MANILA/LOS ANGELES (Reuters) - Three UCLA basketball players detained in China on suspicion of shoplifting arrived back in the United States on Tuesday after U.S. President Donald Trump said he had sought the help of Chinese President Xi Jinping in the case.
The players landed at Los Angeles International Airport on a flight from Shanghai on Tuesday evening, their heads down. The three - LiAngelo Ball, Cody Riley and Jalen Hill - declined to speak to throngs of reporters before boarding a bus.
“What they did was unfortunate,” Trump told reporters earlier in Manila. He said the trio, who had been held since last week, could have faced long prison sentences. Trump described Xi’s response as “terrific.”
Trump had raised the issue with Xi at a dinner held during the U.S. leader’s Nov. 8-10 state visit to Beijing. Trump was in the Philippine capital for a summit of Asian leaders.
“The relevant case involving three students has already been resolved according to law,” Chinese Foreign Ministry spokesman Geng Shuang said without elaborating when asked at a regular briefing in Beijing about Trump’s discussion of the issue with Xi.
The three basketball players from the University of California, Los Angeles, were detained by police on Nov. 7 in the Chinese city of Hangzhou over allegations of shoplifting. They were not on the team’s return flight to the United States on Saturday.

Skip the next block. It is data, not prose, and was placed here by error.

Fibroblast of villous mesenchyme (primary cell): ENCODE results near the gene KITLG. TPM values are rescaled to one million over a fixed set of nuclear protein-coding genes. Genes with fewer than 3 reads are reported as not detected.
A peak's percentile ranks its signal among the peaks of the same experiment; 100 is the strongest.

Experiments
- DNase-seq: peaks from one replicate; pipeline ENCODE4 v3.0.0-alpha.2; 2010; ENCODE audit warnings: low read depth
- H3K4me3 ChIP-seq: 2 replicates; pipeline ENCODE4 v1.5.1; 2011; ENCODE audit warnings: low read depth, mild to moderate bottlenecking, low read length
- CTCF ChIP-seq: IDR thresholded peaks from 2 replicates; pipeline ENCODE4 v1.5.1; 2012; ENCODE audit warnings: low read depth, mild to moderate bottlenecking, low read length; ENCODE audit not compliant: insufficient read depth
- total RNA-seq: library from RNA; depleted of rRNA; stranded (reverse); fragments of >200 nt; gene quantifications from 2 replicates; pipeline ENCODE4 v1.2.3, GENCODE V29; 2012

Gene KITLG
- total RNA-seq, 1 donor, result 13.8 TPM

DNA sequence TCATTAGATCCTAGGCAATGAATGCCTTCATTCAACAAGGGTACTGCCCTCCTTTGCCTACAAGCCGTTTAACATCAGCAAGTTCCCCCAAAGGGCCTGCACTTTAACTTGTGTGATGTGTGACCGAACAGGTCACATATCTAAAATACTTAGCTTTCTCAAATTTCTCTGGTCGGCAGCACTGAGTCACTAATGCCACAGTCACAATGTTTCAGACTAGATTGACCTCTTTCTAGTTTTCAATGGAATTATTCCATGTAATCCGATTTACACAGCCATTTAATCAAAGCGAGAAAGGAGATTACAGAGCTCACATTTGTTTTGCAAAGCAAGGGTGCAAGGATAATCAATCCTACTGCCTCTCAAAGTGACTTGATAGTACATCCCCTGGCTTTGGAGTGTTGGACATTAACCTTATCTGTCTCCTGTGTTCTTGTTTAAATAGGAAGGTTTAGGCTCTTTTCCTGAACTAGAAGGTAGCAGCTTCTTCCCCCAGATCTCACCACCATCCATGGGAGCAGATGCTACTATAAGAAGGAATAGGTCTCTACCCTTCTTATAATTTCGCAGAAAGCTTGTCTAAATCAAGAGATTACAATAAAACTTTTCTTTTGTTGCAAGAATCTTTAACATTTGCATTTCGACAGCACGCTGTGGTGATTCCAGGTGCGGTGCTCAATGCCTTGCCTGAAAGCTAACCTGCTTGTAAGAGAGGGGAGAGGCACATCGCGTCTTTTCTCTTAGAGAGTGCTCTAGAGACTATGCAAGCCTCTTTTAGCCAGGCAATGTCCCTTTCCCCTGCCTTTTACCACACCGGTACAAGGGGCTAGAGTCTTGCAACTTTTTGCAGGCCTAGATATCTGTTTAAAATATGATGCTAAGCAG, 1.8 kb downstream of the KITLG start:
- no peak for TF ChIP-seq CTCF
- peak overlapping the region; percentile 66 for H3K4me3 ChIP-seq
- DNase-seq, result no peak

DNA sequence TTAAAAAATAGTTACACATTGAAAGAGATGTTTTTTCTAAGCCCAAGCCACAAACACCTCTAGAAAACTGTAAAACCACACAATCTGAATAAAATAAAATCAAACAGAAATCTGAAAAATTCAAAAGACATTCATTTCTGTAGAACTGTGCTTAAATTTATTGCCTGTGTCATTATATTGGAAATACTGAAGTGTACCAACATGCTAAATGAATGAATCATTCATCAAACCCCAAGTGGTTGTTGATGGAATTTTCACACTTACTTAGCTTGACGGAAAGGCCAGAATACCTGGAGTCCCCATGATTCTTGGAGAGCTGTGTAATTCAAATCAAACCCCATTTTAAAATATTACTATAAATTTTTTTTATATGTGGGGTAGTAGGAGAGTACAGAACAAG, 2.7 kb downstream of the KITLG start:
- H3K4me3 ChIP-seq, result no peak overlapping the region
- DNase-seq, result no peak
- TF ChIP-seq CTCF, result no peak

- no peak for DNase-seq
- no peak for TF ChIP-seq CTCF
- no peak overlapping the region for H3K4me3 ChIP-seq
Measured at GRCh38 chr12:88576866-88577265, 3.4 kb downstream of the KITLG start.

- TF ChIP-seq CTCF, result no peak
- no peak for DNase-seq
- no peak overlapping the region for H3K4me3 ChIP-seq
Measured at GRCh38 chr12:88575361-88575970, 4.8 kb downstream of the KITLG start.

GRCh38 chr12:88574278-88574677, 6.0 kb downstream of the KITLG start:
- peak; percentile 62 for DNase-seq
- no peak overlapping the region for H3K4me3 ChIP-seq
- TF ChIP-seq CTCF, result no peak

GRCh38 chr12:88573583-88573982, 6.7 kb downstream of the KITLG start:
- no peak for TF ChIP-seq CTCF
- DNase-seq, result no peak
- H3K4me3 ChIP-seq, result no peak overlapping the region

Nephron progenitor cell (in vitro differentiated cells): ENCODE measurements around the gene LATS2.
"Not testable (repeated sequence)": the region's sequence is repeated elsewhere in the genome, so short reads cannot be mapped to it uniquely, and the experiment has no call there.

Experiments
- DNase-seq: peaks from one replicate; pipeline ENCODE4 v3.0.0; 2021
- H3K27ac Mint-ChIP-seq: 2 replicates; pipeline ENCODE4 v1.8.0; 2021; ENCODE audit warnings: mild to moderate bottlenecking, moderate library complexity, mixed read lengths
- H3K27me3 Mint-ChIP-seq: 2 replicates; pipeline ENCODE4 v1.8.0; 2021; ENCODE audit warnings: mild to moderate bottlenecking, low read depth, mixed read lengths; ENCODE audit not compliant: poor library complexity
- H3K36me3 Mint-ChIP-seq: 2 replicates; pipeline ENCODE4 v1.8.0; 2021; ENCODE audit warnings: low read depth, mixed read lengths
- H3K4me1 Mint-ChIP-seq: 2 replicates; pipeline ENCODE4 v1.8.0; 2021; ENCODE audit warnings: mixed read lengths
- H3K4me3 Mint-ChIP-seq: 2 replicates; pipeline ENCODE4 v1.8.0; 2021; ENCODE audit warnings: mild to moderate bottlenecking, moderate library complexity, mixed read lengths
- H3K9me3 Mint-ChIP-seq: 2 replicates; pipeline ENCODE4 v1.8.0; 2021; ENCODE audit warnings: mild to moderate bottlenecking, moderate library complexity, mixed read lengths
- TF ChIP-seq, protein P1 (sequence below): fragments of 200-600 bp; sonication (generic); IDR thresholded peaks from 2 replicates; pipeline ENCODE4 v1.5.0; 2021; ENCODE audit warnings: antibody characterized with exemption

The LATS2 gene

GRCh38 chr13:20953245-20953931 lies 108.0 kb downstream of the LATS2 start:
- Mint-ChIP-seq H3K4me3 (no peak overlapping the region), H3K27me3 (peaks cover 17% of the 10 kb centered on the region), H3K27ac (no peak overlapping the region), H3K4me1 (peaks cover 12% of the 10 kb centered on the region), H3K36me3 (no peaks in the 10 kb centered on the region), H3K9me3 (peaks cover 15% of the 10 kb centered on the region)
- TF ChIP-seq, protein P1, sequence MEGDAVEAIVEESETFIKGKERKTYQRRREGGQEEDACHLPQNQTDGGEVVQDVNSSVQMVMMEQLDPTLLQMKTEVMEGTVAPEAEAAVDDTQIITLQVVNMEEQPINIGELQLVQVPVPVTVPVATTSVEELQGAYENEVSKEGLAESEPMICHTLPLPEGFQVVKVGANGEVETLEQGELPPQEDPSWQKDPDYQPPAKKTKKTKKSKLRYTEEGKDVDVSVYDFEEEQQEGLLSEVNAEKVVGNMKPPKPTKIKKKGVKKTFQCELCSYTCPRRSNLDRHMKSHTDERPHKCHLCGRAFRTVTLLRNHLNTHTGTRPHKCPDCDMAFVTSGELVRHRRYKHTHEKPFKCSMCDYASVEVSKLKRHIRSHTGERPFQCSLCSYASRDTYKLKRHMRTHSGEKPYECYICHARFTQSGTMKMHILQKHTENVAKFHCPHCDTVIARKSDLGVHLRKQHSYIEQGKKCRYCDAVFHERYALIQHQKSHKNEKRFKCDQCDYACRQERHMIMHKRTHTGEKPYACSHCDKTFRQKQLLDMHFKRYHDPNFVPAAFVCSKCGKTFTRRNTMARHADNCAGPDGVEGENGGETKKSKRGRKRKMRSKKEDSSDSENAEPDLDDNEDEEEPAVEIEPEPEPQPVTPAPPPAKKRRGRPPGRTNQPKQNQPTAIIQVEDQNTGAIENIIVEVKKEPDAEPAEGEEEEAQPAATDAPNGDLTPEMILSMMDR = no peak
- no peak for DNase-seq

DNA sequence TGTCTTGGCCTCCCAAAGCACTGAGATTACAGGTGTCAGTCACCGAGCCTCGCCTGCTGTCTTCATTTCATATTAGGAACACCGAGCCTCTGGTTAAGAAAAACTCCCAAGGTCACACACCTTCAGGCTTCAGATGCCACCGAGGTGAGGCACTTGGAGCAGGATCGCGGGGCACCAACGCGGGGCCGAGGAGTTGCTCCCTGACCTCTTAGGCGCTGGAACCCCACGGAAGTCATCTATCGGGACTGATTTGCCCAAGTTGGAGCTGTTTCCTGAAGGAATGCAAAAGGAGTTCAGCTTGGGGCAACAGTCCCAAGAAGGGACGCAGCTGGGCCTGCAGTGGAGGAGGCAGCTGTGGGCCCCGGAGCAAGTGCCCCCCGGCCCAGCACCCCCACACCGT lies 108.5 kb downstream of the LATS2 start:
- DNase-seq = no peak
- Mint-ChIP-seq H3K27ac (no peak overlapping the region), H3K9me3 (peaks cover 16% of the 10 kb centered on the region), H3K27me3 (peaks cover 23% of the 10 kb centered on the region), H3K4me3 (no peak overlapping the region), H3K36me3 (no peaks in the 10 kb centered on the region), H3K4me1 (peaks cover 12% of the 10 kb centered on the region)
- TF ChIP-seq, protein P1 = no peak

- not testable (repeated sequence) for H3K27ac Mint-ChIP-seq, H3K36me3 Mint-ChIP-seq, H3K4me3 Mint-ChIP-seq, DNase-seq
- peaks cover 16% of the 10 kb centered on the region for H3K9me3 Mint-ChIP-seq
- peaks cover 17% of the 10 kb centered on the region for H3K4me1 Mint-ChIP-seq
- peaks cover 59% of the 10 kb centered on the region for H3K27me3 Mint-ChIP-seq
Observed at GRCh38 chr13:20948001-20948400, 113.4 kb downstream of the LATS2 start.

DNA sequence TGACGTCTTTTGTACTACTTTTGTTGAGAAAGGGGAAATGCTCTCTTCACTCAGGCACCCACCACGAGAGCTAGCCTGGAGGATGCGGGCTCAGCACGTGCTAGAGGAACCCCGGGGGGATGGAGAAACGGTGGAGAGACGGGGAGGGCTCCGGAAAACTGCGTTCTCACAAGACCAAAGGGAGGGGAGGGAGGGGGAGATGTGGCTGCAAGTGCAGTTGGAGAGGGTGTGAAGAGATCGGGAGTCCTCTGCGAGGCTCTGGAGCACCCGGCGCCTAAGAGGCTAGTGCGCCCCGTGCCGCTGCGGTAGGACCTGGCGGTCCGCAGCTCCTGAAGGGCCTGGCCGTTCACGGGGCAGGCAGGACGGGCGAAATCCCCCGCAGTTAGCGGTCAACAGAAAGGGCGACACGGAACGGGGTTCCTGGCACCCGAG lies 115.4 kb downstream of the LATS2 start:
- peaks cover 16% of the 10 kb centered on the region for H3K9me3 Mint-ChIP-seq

A senior White House official said the players had been given relatively light treatment due to Trump’s intervention.
“It’s in large part because the president brought it up,” the official told Reuters.
The UCLA team had been in China for a game against Georgia Tech in Shanghai on Saturday, which UCLA won 63-60. The teams had traveled to Hangzhou earlier in the week to visit the headquarters of the game’s sponsor, Chinese tech giant Alibaba Group Holding Ltd.
The three students, all freshmen, were taken in for questioning by police about alleged shoplifting from a Louis Vuitton store.
They were released from police custody early on Wednesday and had been confined to a luxury hotel pending legal proceedings.
Pac-12 Commissioner Larry Scott, who had not spoken with the three players, said what had occurred was a “very regrettable situation.” Pac-12 is the college athletic conference in which UCLA participates.
“I’m just glad it’s resolved and that they’re on the way home safely,” he told Reuters by telephone from an Anti-Defamation League Sports Leadership Council event in San Francisco.
Since the matter did not occur on the court, it would be up to UCLA whether the players will be punished, Scott said.
UCLA Chancellor Gene Block said in a statement that the university’s Athletics and Office of Student Conduct would review the incident and determine any potential discipline. He said such proceedings would be confidential.
“I want to be clear that we take seriously any violations of the law,” he said.
Reporting by Steve Holland in Manila and Dana Feldman in Los Angeles; Additional reporting by John Ruwitch in Shanghai, Philip Wen and Michael Martina in Beijing, Chris Kenning in Chicago; Writing by James Pomfret and Susan Heavey; Editing by Bernadette Baum and Leslie Adler